Preface: Featured The Two Heros: Yajirobe and Kitahachi
ArtistTamenobu Fujikawa (Japanese, active circa 1910-1920)
DimensionsSheet : 9 9/16 x 14 in. (24.29 x 35.56 cm)
Credit LineHope College Collection
LabelWritten by Jippensha Ikku (1765-1831), Shank’s Mare Tokaido is one of Japan’s most famous novels. The novel was originally published in serial installments between 1802 and 1809 with additional sequels and supplements published between 1810 and 1822, and it has been reprinted many times in both Japanese and foreign language editions. The novel recounts the adventures of two friends, Yajirobe and Kitahachi, as they travel along the Tokaido, an important road connecting the cities of Edo (modern Tokyo) and Kyoto and eventually on to Osaka. Yaji and Kita, as they are usually called, are good-natured bumpkins whose misunderstanding of the characters and customs they encounter along their journey provides most of the book’s humor. The novel was written at a time when leisure travel was first becoming widely popular in Japan, and although the story is fictional, it is filled with vivid descriptions of people, places and things that make it a valuable source of information about Japanese popular culture during the Tokugawa period (1615-1868).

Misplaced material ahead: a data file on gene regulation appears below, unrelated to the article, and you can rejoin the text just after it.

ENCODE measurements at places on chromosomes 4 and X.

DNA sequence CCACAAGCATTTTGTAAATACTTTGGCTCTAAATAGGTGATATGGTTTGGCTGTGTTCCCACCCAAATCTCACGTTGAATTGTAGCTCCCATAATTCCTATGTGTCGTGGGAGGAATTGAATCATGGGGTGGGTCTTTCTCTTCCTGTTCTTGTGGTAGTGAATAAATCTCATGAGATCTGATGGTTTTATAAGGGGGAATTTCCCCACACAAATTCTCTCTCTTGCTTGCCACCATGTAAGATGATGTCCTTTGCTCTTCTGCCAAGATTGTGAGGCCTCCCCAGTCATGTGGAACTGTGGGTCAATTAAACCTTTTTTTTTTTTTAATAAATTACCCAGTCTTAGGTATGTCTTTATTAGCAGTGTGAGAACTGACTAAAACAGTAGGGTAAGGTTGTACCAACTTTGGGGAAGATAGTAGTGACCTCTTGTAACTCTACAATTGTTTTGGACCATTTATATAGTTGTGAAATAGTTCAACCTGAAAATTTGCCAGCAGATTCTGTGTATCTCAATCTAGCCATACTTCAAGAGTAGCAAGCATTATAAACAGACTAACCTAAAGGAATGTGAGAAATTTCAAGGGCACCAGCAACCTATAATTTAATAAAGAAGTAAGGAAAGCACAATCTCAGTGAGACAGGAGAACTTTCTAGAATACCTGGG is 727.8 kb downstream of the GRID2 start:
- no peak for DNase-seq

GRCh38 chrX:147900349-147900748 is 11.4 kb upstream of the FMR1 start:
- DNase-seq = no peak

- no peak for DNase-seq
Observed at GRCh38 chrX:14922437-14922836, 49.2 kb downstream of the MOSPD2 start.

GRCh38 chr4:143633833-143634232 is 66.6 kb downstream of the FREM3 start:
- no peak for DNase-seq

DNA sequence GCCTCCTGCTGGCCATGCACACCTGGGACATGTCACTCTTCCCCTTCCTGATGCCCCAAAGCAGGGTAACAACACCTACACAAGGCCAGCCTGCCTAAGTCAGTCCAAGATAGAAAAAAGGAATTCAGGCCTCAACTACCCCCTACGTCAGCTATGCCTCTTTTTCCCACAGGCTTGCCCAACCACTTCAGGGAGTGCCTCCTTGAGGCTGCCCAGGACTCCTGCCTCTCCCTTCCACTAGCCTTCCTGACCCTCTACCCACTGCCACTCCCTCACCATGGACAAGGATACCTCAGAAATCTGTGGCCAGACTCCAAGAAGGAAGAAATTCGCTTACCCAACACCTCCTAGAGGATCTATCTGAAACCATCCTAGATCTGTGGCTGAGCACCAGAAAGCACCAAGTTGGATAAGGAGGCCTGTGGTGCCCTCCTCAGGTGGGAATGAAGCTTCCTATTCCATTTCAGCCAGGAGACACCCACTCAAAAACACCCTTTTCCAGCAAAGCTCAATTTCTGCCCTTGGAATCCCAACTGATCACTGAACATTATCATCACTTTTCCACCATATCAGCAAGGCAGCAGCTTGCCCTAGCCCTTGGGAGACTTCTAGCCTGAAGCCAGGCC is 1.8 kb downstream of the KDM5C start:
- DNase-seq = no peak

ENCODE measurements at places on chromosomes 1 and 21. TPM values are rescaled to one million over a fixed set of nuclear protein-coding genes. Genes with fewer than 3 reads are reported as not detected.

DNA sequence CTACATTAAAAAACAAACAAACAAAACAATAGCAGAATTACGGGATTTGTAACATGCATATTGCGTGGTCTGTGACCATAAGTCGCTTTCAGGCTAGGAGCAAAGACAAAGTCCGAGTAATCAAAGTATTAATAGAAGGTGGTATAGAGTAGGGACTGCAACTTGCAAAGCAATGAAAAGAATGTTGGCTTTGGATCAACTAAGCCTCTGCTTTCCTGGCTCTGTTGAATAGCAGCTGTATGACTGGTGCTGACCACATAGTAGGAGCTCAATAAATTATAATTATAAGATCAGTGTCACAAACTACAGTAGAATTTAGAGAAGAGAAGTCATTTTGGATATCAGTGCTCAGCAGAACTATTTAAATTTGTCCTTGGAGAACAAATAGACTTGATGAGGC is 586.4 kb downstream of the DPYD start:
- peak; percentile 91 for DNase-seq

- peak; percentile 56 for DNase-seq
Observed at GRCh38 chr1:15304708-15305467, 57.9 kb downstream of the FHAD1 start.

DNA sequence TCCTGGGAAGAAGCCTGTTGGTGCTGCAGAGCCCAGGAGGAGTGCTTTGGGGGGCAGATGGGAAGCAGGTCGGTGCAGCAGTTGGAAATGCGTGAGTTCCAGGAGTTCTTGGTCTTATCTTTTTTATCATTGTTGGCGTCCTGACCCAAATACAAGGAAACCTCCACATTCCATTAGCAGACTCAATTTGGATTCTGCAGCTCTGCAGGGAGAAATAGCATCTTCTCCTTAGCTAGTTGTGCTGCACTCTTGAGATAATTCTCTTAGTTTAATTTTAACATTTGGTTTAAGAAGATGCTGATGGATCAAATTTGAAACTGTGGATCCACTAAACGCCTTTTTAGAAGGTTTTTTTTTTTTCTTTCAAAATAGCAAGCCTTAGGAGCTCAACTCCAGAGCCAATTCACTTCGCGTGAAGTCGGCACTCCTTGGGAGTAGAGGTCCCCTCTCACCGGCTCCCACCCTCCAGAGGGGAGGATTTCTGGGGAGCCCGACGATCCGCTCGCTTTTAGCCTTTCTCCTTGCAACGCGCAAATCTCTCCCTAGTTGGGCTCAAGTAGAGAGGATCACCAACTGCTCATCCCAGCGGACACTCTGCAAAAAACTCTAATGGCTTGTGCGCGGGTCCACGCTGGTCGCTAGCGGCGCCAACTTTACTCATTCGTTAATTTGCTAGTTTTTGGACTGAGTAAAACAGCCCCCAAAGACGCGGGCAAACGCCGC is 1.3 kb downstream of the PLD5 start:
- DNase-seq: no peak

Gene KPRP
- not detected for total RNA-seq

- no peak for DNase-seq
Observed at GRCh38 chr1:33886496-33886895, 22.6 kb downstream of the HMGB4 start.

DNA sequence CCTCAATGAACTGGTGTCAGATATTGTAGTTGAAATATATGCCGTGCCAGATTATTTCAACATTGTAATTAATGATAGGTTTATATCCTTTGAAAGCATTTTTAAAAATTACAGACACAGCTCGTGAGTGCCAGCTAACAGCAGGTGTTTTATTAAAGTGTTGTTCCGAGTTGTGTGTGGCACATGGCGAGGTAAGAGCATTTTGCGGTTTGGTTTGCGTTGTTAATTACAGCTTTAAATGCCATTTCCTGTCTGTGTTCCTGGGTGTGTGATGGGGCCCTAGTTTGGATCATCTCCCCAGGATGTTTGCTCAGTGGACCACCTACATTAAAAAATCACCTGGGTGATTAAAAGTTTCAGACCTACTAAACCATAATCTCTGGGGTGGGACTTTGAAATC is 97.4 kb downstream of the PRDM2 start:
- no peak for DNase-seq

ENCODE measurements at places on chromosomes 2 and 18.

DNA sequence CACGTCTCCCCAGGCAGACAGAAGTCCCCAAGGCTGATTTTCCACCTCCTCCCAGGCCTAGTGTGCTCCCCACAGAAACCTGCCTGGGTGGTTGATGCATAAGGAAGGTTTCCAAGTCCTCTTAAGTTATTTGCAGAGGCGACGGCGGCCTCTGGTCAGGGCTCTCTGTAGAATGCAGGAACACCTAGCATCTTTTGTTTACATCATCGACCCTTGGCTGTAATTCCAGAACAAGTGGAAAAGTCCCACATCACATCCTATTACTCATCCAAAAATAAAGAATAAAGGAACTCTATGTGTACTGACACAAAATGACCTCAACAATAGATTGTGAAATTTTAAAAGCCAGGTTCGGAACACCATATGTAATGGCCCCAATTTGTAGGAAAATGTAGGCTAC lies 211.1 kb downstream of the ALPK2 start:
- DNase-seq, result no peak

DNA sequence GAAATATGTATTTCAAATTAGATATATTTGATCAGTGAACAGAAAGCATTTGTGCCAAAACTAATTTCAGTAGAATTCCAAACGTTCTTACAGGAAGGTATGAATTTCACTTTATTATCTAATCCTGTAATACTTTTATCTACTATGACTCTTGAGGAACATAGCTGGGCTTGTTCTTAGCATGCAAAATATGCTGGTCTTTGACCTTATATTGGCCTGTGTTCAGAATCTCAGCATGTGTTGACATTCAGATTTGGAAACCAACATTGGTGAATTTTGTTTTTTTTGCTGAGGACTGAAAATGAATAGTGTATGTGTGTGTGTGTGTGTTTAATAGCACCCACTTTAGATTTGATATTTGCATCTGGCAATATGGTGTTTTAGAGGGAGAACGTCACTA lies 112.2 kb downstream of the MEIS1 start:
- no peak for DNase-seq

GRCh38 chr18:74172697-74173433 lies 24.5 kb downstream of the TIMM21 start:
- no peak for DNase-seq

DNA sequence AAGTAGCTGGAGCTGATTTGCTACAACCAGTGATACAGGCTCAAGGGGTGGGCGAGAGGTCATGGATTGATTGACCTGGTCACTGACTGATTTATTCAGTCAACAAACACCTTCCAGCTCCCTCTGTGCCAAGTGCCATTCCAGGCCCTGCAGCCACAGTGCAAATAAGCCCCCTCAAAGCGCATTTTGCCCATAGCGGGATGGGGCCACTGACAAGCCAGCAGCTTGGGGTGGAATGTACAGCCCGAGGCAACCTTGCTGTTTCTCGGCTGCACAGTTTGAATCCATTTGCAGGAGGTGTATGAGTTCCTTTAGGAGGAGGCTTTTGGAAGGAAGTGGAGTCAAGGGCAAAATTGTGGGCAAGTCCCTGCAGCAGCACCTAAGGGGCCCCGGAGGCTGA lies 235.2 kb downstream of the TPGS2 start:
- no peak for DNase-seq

This image, the first in a suite of 60 woodblock prints illustrating different episodes from the novel, portrays the two heroes. Yaji is slightly older and a lower-level member of the merchant class while Kita is younger and former Kabuki actor. The notes that accompany the suite alert us that Yaji is typically depicted wearing solid-color outer clothes while Kita typically wears clothes with stripes or cross-hatch designs. Here we see Yaji on the right and Kita on the left, both wearing straw traveling hats and ready for their journey to begin.